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Thanksgiving, for the Christ-follower, is not an Option!

26 Nov

thank

Photo by mensatic on Morgue File.

Well, tomorrow is Turkey day, also known as Thanksgiving here in the States. Yesterday I wrote about something not to be thankful for.

Today, I thought I would keep the spirit of this season and look at the fact that as believers in Christ, we should be thankful and what effect our thanksgiving will have upon us and those around us.

A passage I use often this time of year is Colossians 3.15-17. Here is what Paul wrote to the church in Colossae:

And let the peace of Christ rule in your hearts, to which indeed you were called in one body. And be thankful. Let the word of Christ dwell in you richly, teaching and admonishing one another in all wisdom, singing psalms and hymns and spiritual songs,with thankfulness in your hearts to God. And whatever you do, in word or deed, do everything in the name of the Lord Jesus, giving thanks to God the Father through him. (Col. 3.15-17, ESV)

Paul tells these first-century believers, and us by extension, to be thankful. This may sound like a rather odd thing to be told to do. I mean, how can you be thankful if you really are not? Can you muster up thankfulness? Can you work up gratitude? It almost sounds like a frustrated parent yelling, in exasperation, at her overly self-involved teenage daughter to be happy!

But, Paul is not writing to a disgruntled group of egotistical believers. Instead, he is writing to a church that is strong and faithful in the Lord. Here it is not so much that Paul is commanding them to do something that they have yet to do, or something they seem unwilling and altogether unable to do; rather, he is reminding them not to forget to be thankful.

It is a gentle admonishment to these believers to continue serving and loving God and being thankful for his goodness and grace.

We, as believers, are to be defined by the spirit of Christ. As we allow his peace to rule in our hearts, we will feel a kinship with our brothers and sisters in Christ, a kinship that will lead to practical unity and solidarity in Christ. As we are united for the sake of his gospel (cf. Phil. 1.27) we will naturally, out of an overflow of Christ’s love and peace, be grateful to God.

In fact, a good way to check up on our current spiritual well-being is to see how thankful we are for God’s goodness to us at the moment. If we find ourselves ungrateful or unwilling to offer thanks, it indicates our walk with Christ has detoured and we need, with the help of the Holy Spirit, to backtrack and retrace our wandering steps.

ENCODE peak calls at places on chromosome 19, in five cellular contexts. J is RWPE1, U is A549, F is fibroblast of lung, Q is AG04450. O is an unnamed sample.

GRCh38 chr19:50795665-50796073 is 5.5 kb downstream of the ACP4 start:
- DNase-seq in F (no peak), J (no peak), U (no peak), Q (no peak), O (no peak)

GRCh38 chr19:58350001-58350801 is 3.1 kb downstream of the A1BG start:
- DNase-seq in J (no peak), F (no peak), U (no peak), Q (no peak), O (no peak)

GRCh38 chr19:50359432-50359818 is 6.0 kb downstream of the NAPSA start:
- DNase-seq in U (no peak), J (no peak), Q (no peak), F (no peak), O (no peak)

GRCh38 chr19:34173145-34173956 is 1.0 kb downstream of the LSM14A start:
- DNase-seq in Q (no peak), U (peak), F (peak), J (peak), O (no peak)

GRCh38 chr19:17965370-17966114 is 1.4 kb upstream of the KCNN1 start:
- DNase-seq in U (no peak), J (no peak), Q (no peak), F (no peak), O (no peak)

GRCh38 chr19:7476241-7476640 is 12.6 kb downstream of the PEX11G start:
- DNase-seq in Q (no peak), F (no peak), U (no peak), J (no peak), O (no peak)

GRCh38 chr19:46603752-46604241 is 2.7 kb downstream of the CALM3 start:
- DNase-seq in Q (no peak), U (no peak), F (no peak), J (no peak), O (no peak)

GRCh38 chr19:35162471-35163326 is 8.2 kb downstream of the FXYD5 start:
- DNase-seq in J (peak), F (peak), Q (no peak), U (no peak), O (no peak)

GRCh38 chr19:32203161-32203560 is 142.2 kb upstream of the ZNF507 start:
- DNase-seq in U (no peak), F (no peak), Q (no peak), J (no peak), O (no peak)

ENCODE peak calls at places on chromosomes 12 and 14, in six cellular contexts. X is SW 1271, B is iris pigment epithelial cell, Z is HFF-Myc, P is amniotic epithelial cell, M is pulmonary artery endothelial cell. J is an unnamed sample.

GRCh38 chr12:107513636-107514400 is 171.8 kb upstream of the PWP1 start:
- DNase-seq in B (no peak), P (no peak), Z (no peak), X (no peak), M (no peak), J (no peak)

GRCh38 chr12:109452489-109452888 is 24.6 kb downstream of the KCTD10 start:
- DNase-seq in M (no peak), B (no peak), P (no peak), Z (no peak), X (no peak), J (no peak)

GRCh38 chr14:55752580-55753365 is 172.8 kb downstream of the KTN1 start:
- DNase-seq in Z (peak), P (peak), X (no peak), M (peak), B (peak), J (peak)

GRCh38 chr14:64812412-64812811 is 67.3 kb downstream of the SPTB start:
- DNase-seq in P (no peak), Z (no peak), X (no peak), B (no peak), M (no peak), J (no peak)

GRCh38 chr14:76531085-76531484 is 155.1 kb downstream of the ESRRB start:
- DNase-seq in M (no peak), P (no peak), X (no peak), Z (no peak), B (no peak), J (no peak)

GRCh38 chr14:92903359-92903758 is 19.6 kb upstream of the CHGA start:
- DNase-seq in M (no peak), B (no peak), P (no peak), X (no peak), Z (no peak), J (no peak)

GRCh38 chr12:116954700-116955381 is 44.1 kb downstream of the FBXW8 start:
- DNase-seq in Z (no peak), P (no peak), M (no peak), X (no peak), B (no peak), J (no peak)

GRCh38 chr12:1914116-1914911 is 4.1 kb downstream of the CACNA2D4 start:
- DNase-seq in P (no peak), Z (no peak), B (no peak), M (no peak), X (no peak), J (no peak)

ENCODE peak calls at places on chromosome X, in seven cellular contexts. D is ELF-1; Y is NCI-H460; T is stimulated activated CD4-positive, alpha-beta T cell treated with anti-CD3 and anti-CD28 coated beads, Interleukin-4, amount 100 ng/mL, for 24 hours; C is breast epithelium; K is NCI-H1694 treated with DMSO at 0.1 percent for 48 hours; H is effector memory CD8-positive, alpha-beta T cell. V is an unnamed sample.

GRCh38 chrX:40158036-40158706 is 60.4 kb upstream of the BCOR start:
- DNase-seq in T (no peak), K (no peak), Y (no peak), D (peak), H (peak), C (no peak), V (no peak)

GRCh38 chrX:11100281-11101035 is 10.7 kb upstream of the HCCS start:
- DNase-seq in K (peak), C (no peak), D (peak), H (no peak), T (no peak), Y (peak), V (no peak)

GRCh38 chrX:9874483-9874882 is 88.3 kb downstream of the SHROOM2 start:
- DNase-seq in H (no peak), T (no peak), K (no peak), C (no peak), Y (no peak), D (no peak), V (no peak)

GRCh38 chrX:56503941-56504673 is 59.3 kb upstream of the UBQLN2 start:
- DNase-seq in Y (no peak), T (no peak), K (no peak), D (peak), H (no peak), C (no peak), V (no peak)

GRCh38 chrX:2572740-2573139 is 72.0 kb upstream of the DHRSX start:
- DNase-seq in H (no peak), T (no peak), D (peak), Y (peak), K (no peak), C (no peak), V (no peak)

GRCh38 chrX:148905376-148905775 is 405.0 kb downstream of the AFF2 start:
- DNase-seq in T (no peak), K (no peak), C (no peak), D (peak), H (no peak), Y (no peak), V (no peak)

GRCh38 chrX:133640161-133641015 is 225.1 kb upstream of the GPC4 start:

Thanksgiving carries over into our worship and songs unto the Lord. It is a catalyst to our being obedient and pleasing to God. We certainly cannot do all in the name of Christ if we are bitter, perturbed and ungrateful!

This spiritual DNA, if you will, reminds me of the song of praise by David in 1 Chronicles 16. David praises God and admonishes the people, saying,

Oh give thanks to the Lord; call upon his name;
    make known his deeds among the peoples!
Sing to him, sing praises to him;
    tell of all his wondrous works!
Glory in his holy name;
    let the hearts of those who seek the Lord rejoice!
Seek the Lord and his strength;
    seek his presence continually!
Remember the wondrous works that he has done,
    his miracles and the judgments he uttered,
O offspring of Israel his servant,
    children of Jacob, his chosen ones! (1 Chron. 16.8-13, ESV)

Notice the opening verse, David links thanksgiving to God with prayer and worship. Not only that, but he links it to, what we might call, evangelistic zeal and a sense of being missionally minded. As we think on God, we feel our hearts swell with thanksgiving. As we praise God and show him our gratitude, we naturally worship and lift up his holy name. As we worship him, as we are so enthralled by who he is and what he has done for us, we cannot help but to tell others about how great and good he is!

This Thanksgiving, be sure to contemplate the goodness and grandeur of God. Take time to offer your sacrifice of thanksgiving to Christ, for he is worthy of our adoration and worship.

As you thank him, as you praise and extol him, you will find yourself thanking him more and more and looking for opportunities to tell others about how wonderful and marvelous he is!

To you all, have a happy and safe Thanksgiving holiday! May God bless and glory forever and ever to Christ our God and King!

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2 responses to “Thanksgiving, for the Christ-follower, is not an Option!

  1. GodGirl

    November 27, 2014 at 2:29 pm

    Great post Timothy. It’s so true that thankfulness doesn’t come naturally, but once we enter into worship, God often gives us the ability to continue in praise. We just have to start somewhere.
    Happy Thanksgiving 🙂

     

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